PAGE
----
How Iowa Cared for Orphans of her Soldiers of the Civil War, by George Gallarno

Archives record series: 00/03/07

George Gallarno's account of the history of the Soldiers' Orphans' Home in Cedar Falls, Iowa, c. 1925, .1 linear foot.

Description of the Material

These papers are photocopies of typescripts of correspondence and a manuscript narrative.  The ten letters in the correspondence were probably originally written by hand and then later typed.  The 28-page typescript of the narrative was written in about 1925.  The location and exact provenance of the original correspondence and narrative are unknown.  Mark Albright donated the photocopies to the University Archives in about 2004.

Description of Record Series

This series consists of two related parts.  The first part consists of photocopies of typed correspondence between George Gallarno and his wife, Nancy O'Roke Gallarno.  The Gallarno family was living in Big Creek Township near La Porte City, Iowa, when George Gallarno enlisted in the US Army on January 13, 1864.  He served in the 3rd Iowa Light Artillery Battery until his death of typhoid fever in Little Rock, Arkansas, on September 22, 1864.  This correspondence covers military life and family business matters.  There are also two letters from a fellow soldier concerning George Gallarno's death and back pay.  And there is an undated obituary for Nancy Gallarno.

The second part of this series consists of a history of the Iowa Soldiers' Orphans' Home written by a son of George Gallarno, also named George.  After the senior George Gallarno died, his widow, Nancy, attempted to keep the family of five children together.  But she could not.  When the Orphans' Home opened in Cedar Falls, initially in a building downtown on Main Street, the children were enrolled there.  The younger George Gallarno was seven years old when he entered the Orphans' Home in 1866.  He stayed there until he was sixteen.  In about 1925 he wrote an account of his life in the Home.  He begins with a brief history of the Civil War orphans' home movement in Iowa.  But most of his account is a detailed explanation of life in the Cedar Falls Home, especially after operations moved to the building later known as Central Hall on what would eventually become the campus of the University of Northern Iowa.  He describes the food, clothing, and school curriculum in great detail.  He talks about outstanding teachers and administrators.  He recounts adventures with classmates and the lessons learned from them.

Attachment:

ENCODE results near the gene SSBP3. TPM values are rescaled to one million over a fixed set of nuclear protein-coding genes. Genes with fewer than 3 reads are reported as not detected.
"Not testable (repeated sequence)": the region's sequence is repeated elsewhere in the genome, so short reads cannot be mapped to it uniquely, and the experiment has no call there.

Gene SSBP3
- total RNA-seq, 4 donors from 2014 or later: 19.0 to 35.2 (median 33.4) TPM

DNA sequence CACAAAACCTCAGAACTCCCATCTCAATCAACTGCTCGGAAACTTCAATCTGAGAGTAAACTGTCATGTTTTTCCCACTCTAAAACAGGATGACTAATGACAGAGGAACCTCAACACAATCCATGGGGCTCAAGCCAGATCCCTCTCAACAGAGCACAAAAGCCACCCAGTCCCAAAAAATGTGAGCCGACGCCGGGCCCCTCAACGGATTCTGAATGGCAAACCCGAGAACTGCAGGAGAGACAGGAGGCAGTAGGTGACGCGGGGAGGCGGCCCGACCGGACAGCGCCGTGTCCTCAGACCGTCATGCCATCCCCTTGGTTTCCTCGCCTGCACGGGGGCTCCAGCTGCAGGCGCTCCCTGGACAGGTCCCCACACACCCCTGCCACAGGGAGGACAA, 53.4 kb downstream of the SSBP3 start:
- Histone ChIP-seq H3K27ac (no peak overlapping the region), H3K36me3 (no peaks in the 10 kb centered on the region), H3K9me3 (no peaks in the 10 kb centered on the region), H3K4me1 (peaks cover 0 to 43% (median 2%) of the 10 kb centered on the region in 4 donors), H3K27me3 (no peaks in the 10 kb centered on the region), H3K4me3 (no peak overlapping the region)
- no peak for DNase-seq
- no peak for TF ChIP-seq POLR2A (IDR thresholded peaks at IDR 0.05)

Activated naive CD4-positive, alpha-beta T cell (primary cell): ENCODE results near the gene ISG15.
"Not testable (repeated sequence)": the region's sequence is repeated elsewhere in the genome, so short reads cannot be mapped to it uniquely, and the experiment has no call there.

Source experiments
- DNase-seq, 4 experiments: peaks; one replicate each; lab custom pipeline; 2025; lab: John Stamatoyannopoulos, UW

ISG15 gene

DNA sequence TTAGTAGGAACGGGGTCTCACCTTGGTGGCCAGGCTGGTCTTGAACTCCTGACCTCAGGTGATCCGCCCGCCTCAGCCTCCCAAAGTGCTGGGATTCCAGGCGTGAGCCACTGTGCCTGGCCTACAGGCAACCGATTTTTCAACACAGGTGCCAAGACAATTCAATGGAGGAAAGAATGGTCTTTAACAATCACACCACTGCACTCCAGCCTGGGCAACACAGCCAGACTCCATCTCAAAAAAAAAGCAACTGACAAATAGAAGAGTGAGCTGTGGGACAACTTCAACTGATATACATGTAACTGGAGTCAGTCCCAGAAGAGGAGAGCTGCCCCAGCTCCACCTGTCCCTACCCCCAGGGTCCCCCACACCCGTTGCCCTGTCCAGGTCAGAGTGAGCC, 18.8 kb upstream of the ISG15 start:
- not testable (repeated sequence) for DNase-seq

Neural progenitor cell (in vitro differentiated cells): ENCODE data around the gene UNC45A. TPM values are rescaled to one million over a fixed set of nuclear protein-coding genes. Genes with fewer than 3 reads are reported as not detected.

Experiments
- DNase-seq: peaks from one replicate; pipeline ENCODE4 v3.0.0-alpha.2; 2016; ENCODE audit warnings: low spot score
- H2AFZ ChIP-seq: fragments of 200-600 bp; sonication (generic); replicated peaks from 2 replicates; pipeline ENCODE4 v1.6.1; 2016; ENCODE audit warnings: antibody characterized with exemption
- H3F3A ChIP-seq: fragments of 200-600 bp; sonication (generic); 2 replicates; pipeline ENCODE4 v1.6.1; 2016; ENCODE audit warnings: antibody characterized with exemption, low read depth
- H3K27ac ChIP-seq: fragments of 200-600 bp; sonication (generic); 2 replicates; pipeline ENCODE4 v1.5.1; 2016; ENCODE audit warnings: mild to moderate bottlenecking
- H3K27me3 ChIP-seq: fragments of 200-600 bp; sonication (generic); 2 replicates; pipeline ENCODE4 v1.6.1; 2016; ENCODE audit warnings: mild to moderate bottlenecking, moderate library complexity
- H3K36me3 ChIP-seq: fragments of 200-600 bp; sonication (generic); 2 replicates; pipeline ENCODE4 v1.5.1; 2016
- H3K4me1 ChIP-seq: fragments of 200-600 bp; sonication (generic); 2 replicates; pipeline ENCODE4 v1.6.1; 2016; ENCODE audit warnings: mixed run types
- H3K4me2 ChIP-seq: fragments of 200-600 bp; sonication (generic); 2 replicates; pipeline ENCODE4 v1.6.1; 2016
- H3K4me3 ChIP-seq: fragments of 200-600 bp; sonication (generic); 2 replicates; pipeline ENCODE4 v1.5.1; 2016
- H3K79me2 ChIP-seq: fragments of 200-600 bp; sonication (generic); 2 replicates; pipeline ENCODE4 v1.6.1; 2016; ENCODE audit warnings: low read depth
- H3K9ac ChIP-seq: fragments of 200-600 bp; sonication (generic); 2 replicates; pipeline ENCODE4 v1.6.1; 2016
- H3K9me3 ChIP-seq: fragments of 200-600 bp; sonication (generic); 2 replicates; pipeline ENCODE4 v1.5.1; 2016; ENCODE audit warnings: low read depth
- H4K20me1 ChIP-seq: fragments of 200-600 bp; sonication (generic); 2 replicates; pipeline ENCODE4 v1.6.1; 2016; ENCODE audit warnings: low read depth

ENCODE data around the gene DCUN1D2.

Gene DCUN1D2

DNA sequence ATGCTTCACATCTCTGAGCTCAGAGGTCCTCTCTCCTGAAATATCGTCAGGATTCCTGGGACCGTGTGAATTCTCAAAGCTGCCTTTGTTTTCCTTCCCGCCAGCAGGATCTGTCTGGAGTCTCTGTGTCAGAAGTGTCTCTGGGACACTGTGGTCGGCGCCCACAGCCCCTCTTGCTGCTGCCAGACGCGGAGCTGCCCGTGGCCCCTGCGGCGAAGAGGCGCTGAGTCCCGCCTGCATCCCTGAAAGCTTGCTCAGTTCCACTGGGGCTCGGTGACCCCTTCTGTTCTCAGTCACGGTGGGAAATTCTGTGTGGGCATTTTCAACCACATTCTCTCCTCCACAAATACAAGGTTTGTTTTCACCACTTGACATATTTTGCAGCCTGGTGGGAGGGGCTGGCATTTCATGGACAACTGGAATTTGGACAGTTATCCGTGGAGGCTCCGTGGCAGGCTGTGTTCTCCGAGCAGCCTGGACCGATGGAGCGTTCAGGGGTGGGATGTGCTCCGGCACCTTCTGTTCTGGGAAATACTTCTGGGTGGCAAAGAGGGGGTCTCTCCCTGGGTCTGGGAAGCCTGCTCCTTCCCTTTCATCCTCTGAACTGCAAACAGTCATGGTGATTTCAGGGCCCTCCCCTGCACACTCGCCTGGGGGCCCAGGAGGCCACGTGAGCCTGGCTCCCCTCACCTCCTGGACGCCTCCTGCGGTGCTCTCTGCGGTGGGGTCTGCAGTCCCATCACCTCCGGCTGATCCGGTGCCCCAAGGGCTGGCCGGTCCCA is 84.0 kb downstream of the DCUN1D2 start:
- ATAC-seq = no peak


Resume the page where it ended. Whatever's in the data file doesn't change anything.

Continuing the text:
This is one of the very best accounts of life in the Orphans' Home in Cedar Falls.

Collection processed and finding aid prepared by University Archivist Gerald L. Peterson, October 2005; last modified, June 18, 2013 (GP).

Rod Library Special Collections and University Archives
University of Northern Iowa
Cedar Falls, Iowa 50613-3675
Telephone: (319)-273-6307
Fax: (319)-273-2913